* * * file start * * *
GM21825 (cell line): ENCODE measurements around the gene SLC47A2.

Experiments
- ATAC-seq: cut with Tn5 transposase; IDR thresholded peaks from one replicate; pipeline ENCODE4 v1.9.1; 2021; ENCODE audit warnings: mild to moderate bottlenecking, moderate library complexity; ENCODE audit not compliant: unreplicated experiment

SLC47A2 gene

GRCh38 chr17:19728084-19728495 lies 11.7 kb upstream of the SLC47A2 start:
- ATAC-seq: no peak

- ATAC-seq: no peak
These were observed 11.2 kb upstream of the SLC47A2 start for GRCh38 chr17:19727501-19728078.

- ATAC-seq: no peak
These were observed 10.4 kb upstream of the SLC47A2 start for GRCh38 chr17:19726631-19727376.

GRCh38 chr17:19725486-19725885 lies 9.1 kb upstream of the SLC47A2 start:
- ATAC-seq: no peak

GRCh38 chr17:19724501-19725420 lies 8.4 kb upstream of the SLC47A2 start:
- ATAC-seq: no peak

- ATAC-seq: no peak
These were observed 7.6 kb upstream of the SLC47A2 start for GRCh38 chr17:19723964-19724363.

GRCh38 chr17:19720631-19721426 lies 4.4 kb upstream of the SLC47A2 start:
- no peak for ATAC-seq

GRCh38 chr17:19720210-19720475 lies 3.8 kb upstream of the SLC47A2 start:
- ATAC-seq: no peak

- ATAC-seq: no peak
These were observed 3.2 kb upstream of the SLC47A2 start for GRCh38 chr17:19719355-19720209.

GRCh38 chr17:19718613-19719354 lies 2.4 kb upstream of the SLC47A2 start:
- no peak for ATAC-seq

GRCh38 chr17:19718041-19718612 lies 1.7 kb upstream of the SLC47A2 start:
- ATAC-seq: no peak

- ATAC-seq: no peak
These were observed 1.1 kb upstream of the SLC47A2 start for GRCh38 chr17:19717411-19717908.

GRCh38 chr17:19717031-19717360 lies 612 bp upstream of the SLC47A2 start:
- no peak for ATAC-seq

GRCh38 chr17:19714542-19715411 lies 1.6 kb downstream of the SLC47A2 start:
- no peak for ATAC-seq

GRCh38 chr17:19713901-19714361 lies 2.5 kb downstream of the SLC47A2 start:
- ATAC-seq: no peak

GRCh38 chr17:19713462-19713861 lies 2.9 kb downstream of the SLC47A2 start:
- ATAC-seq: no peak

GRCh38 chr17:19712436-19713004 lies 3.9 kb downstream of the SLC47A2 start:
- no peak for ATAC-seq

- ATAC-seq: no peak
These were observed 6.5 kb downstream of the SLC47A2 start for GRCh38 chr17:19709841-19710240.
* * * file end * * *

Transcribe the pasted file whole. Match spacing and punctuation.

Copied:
GM21825 (cell line): ENCODE measurements around the gene SLC47A2.

Experiments
- ATAC-seq: cut with Tn5 transposase; IDR thresholded peaks from one replicate; pipeline ENCODE4 v1.9.1; 2021; ENCODE audit warnings: mild to moderate bottlenecking, moderate library complexity; ENCODE audit not compliant: unreplicated experiment

SLC47A2 gene

GRCh38 chr17:19728084-19728495 lies 11.7 kb upstream of the SLC47A2 start:
- ATAC-seq: no peak

- ATAC-seq: no peak
These were observed 11.2 kb upstream of the SLC47A2 start for GRCh38 chr17:19727501-19728078.

- ATAC-seq: no peak
These were observed 10.4 kb upstream of the SLC47A2 start for GRCh38 chr17:19726631-19727376.

GRCh38 chr17:19725486-19725885 lies 9.1 kb upstream of the SLC47A2 start:
- ATAC-seq: no peak

GRCh38 chr17:19724501-19725420 lies 8.4 kb upstream of the SLC47A2 start:
- ATAC-seq: no peak

- ATAC-seq: no peak
These were observed 7.6 kb upstream of the SLC47A2 start for GRCh38 chr17:19723964-19724363.

GRCh38 chr17:19720631-19721426 lies 4.4 kb upstream of the SLC47A2 start:
- no peak for ATAC-seq

GRCh38 chr17:19720210-19720475 lies 3.8 kb upstream of the SLC47A2 start:
- ATAC-seq: no peak

- ATAC-seq: no peak
These were observed 3.2 kb upstream of the SLC47A2 start for GRCh38 chr17:19719355-19720209.

GRCh38 chr17:19718613-19719354 lies 2.4 kb upstream of the SLC47A2 start:
- no peak for ATAC-seq

GRCh38 chr17:19718041-19718612 lies 1.7 kb upstream of the SLC47A2 start:
- ATAC-seq: no peak

- ATAC-seq: no peak
These were observed 1.1 kb upstream of the SLC47A2 start for GRCh38 chr17:19717411-19717908.

GRCh38 chr17:19717031-19717360 lies 612 bp upstream of the SLC47A2 start:
- no peak for ATAC-seq

GRCh38 chr17:19714542-19715411 lies 1.6 kb downstream of the SLC47A2 start:
- no peak for ATAC-seq

GRCh38 chr17:19713901-19714361 lies 2.5 kb downstream of the SLC47A2 start:
- ATAC-seq: no peak

GRCh38 chr17:19713462-19713861 lies 2.9 kb downstream of the SLC47A2 start:
- ATAC-seq: no peak

GRCh38 chr17:19712436-19713004 lies 3.9 kb downstream of the SLC47A2 start:
- no peak for ATAC-seq

- ATAC-seq: no peak
These were observed 6.5 kb downstream of the SLC47A2 start for GRCh38 chr17:19709841-19710240.